The select fire (semi- or full automatic) Thompson fires from the "open bolt" position, in which the bolt is held fully to rearward by the sear when cocked. When the trigger is depressed, the bolt is released, traveling forward to chamber and simultaneously fire the first and subsequent rounds until either the trigger is released or the ammunition is exhausted. This eliminates the risk of "cook-off", which can sometimes occur in closed-bolt automatic weapons when the barrel becomes so hot that chambered rounds auto-ignite, causing the weapon to fire uncontrollably.
Drum and box magazines.
Although the drum magazine provided significant firepower, in military service it was found to be overly heavy and bulky, especially when slung on patrol or on the march. Military users of the M1928A1 had complaints about the "L" fifty-round drum magazine; the British Army officially criticized "their excessive weight, the rattling sound they made...." and shipped thousands back to the U.S. in exchange for box magazines. The Thompson had to be cocked, bolt retracted ready to fire, to attach the drum. It attached and detached by sliding sideways, which made magazine changes slow and also created difficulty in clearing a cartridge malfunction ("jam").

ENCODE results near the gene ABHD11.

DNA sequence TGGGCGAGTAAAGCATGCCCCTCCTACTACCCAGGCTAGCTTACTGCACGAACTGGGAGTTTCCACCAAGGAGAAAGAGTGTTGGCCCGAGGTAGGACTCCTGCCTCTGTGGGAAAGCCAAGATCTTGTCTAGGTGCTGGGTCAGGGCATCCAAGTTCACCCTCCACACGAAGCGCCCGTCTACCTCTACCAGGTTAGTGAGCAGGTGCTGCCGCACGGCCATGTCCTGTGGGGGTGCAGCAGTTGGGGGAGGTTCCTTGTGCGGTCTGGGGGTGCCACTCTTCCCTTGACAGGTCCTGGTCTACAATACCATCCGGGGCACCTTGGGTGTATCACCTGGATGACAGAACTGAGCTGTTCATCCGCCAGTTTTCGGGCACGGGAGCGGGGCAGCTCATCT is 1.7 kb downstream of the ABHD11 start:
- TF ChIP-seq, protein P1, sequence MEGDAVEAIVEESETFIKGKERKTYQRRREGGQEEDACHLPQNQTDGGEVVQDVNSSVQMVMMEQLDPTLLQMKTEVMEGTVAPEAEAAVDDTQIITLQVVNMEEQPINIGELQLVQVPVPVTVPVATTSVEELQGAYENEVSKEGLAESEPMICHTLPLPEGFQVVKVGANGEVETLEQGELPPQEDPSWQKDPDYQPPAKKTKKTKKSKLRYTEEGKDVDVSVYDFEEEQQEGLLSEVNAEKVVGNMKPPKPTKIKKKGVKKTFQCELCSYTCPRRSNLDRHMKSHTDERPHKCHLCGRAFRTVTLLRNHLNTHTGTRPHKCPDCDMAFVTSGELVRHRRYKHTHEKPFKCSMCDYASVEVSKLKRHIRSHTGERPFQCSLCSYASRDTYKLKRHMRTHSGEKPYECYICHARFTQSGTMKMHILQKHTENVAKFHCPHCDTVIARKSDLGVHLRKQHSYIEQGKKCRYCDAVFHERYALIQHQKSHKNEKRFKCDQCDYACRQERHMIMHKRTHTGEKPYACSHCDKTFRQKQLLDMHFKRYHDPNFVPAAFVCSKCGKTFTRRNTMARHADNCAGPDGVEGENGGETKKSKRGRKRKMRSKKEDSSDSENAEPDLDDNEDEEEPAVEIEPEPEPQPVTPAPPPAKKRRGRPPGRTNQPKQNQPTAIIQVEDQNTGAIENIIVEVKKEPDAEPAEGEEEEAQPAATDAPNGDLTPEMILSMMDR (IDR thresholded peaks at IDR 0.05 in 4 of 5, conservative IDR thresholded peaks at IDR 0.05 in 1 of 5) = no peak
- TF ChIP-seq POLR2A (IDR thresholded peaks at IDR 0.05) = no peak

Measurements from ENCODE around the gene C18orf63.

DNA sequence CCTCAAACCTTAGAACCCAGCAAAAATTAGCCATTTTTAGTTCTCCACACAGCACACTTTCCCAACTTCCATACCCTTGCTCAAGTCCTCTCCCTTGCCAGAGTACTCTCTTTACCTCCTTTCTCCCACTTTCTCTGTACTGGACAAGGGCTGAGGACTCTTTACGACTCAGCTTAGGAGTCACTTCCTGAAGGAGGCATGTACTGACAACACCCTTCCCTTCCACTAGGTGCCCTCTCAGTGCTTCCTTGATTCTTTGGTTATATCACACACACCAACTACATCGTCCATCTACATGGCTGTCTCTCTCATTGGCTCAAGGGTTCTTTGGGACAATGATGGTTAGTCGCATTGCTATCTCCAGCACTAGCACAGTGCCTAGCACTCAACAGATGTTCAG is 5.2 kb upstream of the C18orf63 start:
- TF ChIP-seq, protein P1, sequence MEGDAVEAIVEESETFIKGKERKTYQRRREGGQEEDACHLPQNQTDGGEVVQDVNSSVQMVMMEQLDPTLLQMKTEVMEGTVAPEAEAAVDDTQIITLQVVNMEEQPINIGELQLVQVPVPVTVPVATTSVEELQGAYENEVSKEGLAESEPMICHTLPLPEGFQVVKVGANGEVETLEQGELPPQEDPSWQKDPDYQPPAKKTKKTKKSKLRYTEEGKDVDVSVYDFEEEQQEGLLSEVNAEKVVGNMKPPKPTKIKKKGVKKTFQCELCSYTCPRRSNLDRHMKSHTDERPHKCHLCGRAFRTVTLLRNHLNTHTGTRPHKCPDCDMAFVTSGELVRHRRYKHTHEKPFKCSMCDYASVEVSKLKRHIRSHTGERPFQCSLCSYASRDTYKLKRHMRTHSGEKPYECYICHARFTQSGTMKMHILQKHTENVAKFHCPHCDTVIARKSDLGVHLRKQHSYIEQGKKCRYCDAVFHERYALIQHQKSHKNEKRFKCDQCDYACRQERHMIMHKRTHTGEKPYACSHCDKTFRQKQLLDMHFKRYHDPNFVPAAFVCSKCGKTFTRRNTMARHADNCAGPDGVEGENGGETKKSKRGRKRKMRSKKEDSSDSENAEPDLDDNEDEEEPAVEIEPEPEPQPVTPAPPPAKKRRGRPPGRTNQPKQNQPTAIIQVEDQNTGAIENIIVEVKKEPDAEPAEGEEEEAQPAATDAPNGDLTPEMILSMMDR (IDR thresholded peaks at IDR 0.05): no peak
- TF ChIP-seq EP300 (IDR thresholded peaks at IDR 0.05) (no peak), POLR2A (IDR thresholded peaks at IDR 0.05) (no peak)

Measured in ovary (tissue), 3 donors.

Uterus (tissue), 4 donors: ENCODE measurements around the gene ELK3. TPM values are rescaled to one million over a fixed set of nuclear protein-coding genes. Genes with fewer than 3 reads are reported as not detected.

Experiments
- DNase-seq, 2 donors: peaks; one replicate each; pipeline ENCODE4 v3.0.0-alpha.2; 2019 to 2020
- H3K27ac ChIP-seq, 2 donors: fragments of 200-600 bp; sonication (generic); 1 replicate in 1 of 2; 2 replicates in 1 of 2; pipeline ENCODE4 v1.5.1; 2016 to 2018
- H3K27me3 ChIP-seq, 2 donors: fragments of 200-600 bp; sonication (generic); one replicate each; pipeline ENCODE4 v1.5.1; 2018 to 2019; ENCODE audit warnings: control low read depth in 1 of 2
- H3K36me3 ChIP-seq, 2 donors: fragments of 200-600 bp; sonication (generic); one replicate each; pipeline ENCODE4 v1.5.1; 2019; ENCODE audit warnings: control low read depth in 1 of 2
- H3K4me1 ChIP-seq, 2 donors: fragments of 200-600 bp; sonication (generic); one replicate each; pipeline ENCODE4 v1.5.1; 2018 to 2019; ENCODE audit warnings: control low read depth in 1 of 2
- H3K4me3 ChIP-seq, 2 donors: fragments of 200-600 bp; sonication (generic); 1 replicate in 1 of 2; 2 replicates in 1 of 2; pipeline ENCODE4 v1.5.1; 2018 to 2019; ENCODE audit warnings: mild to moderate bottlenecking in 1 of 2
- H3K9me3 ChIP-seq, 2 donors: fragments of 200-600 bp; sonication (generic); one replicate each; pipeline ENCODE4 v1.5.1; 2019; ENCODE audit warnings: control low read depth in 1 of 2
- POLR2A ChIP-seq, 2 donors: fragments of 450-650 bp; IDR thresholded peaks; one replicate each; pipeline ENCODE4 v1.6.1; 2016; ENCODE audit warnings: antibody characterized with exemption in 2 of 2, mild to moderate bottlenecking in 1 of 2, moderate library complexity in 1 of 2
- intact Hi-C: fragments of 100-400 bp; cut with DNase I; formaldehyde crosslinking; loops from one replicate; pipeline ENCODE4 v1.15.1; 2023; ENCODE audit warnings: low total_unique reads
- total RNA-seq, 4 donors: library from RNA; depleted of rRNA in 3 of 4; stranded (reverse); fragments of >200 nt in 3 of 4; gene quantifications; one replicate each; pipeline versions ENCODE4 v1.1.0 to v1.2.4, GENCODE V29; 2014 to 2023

In contrast, the "XX" twenty-round box magazine was light and compact, it tended not to rattle, and could be inserted with the bolt safely closed. It was quickly attached and detached, and was removed downward, making clearing jams easier. The box tripped the bolt open lock when empty, facilitating magazine changes. An empty box was easily reloaded with loose rounds. However, users complained it was limited in capacity. In the field, users frequently taped two "XX" magazines together to speed magazine changes.
Two alternatives to the "L" drum and "XX" box magazines were tested December 6, 1941, at Fort Knox: an extended thirty-round box magazine and a forty-round magazine made by welding two 20-round magazines face to face, jungle style. The 30-round box was approved as standard in December 1941 to replace the "XX" and "L" magazines.